Sunday night's 111 million viewers may have been the most ever for a summer Games held outside the United States, but overall, NBC's ratings for the Sydney Olympics have been disappointing. They are down 32 percent compared with Atlanta 1996 and 19 percent behind the 1992 Games in Barcelona, Spain. Each rating point represents 1 percent of an estimated 100.8 million TV homes. The Nielsen numbers have yet to approach what NBC told advertisers they would. The first three days of taped telecasts - not a single second of competition is being broadcast live - have averaged a 14.5 national rating in prime time. Advertisers were told the prime-time average would be at least a 16.1.
Romania's women gymnasts took home the gold Tuesday in the women's team final competition, beating out Russia. The Romanian women, the world champions, won their only previous Olympic gold medal in 1984, when most of the Eastern bloc boycotted the games. Russia took the silver and the Chinese the bronze. The US women finished fourth. On the men's side, the US finished a distant fifth (China came in first, followed by Ukraine and Russia). The US men haven't medaled in a nonboycotted Olympics since 1932.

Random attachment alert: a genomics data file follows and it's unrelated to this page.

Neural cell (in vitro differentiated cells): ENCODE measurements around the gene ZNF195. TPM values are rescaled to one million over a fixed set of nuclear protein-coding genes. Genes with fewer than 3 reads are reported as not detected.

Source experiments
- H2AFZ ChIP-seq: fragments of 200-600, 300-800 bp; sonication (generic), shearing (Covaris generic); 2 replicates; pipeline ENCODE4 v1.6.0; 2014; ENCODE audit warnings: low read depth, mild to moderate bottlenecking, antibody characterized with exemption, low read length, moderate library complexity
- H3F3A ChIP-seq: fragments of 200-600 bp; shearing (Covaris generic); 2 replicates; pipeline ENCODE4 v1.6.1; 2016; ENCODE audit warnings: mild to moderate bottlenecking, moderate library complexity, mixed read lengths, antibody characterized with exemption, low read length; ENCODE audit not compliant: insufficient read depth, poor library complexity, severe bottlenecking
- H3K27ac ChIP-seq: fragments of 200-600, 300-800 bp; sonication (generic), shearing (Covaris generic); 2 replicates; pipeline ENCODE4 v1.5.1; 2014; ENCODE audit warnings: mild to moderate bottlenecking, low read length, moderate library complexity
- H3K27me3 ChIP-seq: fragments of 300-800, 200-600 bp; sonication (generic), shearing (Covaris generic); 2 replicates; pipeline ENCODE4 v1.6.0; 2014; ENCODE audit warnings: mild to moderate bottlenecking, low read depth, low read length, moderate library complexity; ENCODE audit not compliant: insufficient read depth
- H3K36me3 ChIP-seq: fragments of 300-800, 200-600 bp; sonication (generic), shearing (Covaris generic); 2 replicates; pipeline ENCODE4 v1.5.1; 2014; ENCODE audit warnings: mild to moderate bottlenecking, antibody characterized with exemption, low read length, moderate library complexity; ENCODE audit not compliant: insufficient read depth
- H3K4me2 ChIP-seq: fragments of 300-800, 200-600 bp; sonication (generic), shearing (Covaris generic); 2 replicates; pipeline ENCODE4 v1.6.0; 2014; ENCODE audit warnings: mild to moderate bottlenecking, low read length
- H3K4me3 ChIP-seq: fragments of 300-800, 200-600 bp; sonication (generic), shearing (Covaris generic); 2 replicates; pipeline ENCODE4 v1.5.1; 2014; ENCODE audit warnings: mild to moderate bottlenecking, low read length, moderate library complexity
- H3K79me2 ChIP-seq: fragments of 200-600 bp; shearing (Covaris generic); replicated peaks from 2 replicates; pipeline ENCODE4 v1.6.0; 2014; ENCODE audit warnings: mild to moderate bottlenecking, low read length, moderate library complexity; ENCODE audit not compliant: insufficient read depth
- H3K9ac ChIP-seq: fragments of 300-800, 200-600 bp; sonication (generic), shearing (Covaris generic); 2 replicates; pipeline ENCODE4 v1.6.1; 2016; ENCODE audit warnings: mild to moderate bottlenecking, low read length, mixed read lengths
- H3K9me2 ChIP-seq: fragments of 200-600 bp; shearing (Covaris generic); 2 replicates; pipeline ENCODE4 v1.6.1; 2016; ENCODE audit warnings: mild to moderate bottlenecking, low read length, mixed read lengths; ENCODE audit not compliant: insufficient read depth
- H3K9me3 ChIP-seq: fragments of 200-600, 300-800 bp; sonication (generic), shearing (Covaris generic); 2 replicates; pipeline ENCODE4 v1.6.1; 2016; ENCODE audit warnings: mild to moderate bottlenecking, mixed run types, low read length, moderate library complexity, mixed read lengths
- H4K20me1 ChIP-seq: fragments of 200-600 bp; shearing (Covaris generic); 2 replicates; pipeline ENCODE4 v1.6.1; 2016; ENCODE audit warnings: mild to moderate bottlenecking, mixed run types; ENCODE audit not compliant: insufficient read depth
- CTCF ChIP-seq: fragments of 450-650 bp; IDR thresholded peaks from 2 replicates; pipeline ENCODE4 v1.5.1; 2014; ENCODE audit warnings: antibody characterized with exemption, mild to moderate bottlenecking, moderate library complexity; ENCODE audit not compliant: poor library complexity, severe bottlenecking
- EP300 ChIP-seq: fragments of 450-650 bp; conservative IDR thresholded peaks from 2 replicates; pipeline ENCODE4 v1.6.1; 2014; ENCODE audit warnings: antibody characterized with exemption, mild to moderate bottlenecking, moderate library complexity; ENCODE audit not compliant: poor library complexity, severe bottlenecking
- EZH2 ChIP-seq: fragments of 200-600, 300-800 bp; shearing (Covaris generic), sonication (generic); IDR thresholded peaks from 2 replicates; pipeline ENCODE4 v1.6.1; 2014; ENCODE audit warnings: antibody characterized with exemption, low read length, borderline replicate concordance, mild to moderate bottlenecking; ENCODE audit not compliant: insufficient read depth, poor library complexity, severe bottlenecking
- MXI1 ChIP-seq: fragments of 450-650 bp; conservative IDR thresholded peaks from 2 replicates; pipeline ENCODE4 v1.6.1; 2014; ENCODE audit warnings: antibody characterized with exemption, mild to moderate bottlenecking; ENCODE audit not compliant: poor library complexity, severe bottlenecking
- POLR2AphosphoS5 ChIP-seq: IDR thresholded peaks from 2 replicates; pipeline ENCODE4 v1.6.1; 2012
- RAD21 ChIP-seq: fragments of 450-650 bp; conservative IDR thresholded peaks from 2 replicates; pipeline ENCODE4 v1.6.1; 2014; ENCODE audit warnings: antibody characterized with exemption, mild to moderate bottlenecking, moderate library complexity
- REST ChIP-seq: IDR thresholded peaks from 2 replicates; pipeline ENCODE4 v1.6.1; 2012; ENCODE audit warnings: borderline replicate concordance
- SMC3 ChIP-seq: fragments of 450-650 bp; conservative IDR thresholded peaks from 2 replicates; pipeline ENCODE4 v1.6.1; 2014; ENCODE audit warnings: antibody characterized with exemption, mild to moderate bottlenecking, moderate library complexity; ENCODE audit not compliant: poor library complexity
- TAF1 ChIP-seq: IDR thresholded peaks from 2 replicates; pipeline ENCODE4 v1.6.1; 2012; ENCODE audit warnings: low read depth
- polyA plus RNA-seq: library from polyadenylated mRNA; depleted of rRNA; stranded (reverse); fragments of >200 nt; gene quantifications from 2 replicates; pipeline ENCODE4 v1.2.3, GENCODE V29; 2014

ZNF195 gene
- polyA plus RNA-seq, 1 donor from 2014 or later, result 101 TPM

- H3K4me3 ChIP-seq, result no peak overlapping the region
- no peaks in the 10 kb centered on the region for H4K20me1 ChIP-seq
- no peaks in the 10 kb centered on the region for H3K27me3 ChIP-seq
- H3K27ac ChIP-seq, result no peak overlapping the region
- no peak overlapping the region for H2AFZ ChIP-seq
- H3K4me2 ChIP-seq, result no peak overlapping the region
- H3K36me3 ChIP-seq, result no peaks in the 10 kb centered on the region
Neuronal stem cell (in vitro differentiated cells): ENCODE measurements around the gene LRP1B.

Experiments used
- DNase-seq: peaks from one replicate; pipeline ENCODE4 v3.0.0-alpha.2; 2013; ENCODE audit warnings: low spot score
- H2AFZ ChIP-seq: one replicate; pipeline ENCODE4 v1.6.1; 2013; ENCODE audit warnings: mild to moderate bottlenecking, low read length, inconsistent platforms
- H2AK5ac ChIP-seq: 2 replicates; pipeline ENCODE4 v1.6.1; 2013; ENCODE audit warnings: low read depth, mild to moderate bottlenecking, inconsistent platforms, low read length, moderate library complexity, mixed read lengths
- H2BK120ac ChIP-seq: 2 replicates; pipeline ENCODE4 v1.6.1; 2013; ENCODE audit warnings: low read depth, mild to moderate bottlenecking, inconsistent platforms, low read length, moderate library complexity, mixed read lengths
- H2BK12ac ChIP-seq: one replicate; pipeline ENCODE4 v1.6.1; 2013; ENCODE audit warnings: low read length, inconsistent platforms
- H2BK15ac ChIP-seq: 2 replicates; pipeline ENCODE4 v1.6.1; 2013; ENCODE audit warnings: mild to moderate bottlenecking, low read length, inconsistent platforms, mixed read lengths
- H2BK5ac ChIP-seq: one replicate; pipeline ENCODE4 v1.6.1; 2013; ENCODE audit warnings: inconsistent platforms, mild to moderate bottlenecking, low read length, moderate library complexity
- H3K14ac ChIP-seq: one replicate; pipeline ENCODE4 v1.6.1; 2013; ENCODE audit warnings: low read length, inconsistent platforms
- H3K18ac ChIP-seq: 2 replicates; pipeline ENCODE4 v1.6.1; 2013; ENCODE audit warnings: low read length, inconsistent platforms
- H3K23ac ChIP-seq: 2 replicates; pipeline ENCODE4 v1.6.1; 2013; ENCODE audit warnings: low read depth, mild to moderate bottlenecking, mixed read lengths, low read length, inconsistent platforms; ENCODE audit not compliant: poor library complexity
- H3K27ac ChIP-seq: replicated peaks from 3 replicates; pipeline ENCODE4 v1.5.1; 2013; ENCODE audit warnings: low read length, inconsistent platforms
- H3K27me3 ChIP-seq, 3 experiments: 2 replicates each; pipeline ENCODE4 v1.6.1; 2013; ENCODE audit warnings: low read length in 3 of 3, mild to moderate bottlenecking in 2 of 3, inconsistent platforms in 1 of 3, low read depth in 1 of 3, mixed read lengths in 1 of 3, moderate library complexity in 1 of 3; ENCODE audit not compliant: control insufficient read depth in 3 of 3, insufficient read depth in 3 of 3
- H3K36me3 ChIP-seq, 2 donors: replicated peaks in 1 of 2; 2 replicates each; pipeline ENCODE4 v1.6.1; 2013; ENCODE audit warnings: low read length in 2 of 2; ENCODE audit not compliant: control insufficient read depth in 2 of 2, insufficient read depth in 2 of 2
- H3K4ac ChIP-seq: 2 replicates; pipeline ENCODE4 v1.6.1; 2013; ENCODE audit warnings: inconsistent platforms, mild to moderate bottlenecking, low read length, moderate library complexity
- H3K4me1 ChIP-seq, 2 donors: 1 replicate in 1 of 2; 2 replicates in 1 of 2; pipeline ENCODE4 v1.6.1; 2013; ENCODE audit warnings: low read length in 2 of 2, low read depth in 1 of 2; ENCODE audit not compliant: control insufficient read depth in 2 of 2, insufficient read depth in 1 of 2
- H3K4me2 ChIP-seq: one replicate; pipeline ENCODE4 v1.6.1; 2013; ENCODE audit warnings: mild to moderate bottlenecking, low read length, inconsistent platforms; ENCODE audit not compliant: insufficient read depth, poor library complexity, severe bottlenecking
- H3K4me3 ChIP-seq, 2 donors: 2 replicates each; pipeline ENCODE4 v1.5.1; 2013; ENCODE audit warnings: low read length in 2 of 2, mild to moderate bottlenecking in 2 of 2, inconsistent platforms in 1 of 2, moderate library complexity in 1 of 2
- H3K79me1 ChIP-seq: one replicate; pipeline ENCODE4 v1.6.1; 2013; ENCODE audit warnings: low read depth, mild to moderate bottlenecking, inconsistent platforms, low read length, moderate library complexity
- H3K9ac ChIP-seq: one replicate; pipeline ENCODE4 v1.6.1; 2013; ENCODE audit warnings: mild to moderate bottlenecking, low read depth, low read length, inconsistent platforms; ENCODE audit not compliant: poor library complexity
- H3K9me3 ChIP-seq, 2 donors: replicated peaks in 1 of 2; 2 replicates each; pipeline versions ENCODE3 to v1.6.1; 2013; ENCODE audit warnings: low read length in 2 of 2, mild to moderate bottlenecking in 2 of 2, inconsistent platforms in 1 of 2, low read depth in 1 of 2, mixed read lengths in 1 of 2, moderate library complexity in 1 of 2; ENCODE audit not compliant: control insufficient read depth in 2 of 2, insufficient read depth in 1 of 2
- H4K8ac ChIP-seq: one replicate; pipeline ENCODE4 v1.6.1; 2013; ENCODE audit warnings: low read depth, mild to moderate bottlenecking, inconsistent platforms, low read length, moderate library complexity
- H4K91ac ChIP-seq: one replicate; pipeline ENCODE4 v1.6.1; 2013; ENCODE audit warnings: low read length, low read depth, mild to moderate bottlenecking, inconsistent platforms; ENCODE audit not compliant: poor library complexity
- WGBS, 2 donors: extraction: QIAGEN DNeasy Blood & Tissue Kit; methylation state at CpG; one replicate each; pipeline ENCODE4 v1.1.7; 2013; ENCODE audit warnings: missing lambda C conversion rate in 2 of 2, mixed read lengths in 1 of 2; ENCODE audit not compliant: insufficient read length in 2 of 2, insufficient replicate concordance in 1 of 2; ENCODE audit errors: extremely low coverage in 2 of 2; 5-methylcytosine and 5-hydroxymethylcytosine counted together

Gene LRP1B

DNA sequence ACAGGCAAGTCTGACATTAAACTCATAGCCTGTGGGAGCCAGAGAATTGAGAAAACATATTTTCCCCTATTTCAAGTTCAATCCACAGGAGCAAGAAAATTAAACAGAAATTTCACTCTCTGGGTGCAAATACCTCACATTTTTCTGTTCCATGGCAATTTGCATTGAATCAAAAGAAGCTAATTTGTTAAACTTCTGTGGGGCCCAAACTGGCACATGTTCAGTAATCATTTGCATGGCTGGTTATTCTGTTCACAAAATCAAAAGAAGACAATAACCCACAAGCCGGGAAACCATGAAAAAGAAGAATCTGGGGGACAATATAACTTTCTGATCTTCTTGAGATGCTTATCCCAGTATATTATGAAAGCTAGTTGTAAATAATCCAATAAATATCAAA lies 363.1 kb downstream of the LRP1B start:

Olympic fans were reminded why the athletes play the games. The starry US softball team is a monstrous favorite to win the gold here. No wonder. Going into Tuesday's game with Japan, which hadn't beaten the Americans since 1970, the US had won 112 straight games. That ended dramatically in the 11th inning when Japan, thanks to two errors by the American's premier player, Dot Richardson, won 2-1. All, however, is not lost. It's a round-robin tournament, so the US is still alive - if not perfectly well.
American cyclist Lance Armstrong, two-time winner of the Tour de France, admitted Tuesday that winning the Tour was more important to him than winning the Olympics because the French race is "the biggest race in the world." Armstrong admits the road race "could prove to be too long for me." He's the top gold-medal prospect here but the imponderable is his injury (after being struck by a car in July) and how much it may have slowed his preparations. The road race is scheduled for Sept. 27.
Even more on Armstrong's mind is his increasing weariness with defending cycling against drug charges. "Cycling," he fumes, "has been criminalized and singled out. It's not just cycling. It's all sports. It's a sporting problem...."
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